This does mean a lessening of authority in each national state. and there lies the core contradictions for the EU. The well established states in Europe are unlikely to dissolve themselves and commit to an official federal or national structure but this leaves EU open to anti-democratic tag as clearly it is managed by committees of government officials and not easily able to present the democratic front through a parliamentary structure. In this period of a globalised economy, nationalist ideology clearly remains a strong keystone of capitalist ideology and control but the EU is not easily able to tap into that .

The EU is then a product of post war situation and US strategy towards reconstruction. The Bourgeoisie had learnt from its failures following WW1 in terms of both managing the economy and controlling the working class. The US, as the only remaining economic power, saw the opening up all economies for its products as in its interests, and followed policies which required therefore redeveloping the damaged economies and free and open markets as a way to access them. Marshall plan funded those markets and the EU enabled that through major reductions of import tariffs from pre-war levels – sometimes you come across the accusation of fortress Europe but that never has been the case, it’s a trading bloc

EU therefore fits in with US bloc strategies following WW2 and , for me, it is a reflection of the globalisation process of recent decades albeit at a regional level. The focus has been on internationalisation of trade and product standardisation and the lessening of market regulation by individual states which reflects a product of the inability of nation states to provide a sufficient framework for the development of industry. Although large in world terms, individual European economies are just not large enough in terms of value terms or market size for today’s industries.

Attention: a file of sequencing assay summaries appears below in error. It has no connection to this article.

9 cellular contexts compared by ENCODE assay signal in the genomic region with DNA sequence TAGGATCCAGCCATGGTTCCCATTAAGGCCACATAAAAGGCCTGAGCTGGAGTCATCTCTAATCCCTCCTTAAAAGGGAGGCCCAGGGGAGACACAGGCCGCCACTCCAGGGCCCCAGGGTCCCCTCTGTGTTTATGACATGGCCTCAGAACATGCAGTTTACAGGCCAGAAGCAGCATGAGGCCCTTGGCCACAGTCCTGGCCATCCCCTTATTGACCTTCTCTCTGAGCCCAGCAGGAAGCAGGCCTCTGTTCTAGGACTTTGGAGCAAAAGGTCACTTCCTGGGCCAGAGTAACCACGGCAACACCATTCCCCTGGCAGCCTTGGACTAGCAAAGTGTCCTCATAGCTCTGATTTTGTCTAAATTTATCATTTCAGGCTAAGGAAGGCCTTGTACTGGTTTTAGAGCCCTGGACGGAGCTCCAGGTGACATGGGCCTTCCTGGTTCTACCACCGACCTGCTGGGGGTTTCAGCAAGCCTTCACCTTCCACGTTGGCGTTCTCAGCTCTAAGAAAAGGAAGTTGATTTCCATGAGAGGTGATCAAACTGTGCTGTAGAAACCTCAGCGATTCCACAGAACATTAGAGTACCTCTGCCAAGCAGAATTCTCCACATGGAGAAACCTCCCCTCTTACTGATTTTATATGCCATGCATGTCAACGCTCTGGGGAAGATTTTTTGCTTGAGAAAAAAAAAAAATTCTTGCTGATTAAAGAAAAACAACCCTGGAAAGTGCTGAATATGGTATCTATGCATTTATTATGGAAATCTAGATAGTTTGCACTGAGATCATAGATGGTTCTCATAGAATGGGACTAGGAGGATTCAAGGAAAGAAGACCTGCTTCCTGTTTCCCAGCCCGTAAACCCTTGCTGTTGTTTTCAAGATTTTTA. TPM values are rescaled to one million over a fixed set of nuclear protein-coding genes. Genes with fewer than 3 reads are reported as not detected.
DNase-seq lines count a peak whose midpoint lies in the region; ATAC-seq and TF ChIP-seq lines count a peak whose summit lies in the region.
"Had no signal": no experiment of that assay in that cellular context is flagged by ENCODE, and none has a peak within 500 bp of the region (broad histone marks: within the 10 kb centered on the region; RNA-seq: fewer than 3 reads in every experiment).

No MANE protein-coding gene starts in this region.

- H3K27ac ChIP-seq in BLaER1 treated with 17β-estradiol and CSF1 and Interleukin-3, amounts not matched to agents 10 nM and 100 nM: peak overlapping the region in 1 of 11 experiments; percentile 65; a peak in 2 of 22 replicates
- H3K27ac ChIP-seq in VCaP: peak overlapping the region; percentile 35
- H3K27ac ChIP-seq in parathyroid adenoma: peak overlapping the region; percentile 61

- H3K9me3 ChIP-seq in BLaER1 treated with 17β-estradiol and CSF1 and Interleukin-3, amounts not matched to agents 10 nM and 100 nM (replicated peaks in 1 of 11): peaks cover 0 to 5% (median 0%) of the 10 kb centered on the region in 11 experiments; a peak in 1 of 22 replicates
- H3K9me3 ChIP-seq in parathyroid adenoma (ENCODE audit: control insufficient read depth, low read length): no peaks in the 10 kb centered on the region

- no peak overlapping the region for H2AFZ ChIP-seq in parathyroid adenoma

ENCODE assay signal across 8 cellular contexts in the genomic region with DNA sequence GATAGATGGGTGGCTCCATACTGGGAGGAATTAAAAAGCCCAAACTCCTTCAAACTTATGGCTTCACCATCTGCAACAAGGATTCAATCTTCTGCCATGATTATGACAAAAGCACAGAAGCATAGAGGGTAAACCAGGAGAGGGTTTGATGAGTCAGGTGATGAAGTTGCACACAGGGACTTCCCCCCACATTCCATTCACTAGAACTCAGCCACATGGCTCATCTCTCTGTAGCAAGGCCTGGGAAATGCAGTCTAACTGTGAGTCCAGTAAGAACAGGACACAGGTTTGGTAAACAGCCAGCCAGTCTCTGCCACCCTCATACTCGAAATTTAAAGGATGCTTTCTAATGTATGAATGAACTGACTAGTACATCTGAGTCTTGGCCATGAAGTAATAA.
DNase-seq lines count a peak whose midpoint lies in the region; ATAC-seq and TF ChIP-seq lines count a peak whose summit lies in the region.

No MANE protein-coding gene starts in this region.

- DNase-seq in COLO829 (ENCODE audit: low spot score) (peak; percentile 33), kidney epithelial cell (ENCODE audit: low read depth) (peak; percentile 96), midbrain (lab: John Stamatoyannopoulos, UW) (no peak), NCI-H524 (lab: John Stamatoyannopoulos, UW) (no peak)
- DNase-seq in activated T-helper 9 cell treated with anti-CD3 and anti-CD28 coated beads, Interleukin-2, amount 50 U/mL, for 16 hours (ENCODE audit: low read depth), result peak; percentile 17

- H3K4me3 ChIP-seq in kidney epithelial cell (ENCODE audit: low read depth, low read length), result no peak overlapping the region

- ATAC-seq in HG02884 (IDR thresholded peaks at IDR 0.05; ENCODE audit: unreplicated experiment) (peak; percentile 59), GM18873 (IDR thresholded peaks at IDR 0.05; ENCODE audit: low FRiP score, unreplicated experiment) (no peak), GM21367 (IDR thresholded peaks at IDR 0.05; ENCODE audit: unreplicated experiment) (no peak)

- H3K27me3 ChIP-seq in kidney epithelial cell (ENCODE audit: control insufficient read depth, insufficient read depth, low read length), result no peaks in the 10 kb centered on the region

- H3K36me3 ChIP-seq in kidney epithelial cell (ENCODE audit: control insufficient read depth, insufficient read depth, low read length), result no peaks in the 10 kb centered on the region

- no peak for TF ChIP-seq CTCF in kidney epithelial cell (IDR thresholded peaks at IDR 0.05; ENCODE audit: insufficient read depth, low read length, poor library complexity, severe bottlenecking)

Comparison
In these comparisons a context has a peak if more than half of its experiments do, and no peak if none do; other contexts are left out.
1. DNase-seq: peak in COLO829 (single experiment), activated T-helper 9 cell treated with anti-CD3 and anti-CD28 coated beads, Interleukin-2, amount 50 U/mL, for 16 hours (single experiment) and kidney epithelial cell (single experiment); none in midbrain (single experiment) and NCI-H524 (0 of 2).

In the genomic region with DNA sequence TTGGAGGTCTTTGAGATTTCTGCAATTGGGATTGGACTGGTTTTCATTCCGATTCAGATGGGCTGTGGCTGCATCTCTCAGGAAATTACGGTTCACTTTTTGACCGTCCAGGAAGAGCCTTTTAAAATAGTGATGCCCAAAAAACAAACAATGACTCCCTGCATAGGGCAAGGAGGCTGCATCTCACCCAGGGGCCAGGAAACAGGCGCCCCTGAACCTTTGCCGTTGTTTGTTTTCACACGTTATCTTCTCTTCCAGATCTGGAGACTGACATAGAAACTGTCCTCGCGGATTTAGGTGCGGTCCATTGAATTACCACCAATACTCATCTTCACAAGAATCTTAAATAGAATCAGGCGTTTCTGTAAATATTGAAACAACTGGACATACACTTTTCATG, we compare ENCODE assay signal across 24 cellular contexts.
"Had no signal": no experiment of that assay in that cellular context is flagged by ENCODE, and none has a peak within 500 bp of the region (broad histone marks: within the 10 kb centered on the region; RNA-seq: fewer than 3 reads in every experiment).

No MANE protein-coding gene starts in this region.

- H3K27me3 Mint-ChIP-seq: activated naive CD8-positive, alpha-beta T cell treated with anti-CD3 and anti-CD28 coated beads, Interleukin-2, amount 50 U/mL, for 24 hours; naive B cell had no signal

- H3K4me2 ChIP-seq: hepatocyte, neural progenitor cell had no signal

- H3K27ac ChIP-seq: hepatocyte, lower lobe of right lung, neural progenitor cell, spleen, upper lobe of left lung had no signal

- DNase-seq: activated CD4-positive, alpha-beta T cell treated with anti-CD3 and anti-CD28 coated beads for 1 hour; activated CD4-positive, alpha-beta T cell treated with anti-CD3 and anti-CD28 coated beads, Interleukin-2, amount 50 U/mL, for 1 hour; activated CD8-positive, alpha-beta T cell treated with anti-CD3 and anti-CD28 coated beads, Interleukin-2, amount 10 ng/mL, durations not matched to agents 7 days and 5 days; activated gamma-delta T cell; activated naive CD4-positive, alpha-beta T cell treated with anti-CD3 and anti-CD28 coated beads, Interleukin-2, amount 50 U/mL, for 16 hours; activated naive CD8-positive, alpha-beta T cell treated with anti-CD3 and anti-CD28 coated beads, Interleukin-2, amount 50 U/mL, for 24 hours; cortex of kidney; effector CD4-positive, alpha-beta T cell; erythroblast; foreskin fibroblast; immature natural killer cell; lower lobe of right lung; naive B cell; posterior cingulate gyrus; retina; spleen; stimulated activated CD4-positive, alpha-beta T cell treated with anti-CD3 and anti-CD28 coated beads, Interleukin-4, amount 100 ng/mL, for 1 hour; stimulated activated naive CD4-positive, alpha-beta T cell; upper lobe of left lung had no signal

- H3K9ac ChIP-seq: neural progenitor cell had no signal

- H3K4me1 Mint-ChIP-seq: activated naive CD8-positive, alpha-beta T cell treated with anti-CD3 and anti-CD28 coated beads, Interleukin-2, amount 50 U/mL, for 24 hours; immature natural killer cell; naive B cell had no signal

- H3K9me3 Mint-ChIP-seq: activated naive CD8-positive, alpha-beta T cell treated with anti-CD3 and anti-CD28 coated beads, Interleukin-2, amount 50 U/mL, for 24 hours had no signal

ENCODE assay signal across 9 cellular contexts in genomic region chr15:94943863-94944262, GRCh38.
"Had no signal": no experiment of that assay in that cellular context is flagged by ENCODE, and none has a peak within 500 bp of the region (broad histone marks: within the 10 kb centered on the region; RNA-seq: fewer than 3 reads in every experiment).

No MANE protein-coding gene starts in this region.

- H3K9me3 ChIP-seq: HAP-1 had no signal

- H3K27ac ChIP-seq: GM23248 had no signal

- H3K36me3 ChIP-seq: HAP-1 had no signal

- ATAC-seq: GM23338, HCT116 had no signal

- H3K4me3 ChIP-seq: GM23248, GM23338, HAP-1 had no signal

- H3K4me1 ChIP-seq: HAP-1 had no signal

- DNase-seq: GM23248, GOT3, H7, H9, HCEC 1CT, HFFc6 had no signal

Politically, the EU has never had a specific objective for political structure of European countries just economic objectives ie no war and more competitive markets for trading. Here is a further weakness for the EU, is that it cannot easily act as a united power within capitalist society and has repeatedly failed to establish itself as a decisive political and military power in neighbouring conflicts in eg the former Yugoslavia, Turkey, Cyprus, Middle East and recently Ukraine. Hence today it is Russia and China that once again appear to be emerging as bloc leaders to rival the USA and not the EU.

On defence, I note that EU spending on arms is low in world terms despite the high technological level and the high level of sales. So an important industry in terms of production but presumably this also reflects the EUs weak capacity to act as an independent power. Germany particularly has been pushing to have an increased capacity to act in conflicts whilst Britain and France maintain the desire to do so but will now continue to have economic problems to expand financial commitments without a significant external impetus.

The UK and the EU

The UK has always had an uneasy relationship within the EU; this is historical in the sense it comes from UK’s basic reluctance to admit its decline in status and influence on the world economy and submit to others that don’t speak English (refer to Thatcher’s statement that the English speaking world produces the answers and the others produce the problems). As I suggested earlier, the divisions over Europe mean that EU is not a left versus right issue – it spreads right across spectrum of left and right politics, so not just a mainstream party issue but from trots to Combat 15 or Pegida. The current Conservative govt has similar problems to the Thatcher/Major era in that they are economically in tune with the EU strategies – remember that it was the Conservative Govt that took Britain in to the EU and Thatcher/Major that signed up to the Single Market and the Maastricht Treaty. However, politically, the UK has had ongoing problems with the transfer of authority to European institutions. Indeed the anti EU propaganda has been used to aid the growth of nationalism in recent decades and this division continues to worsen.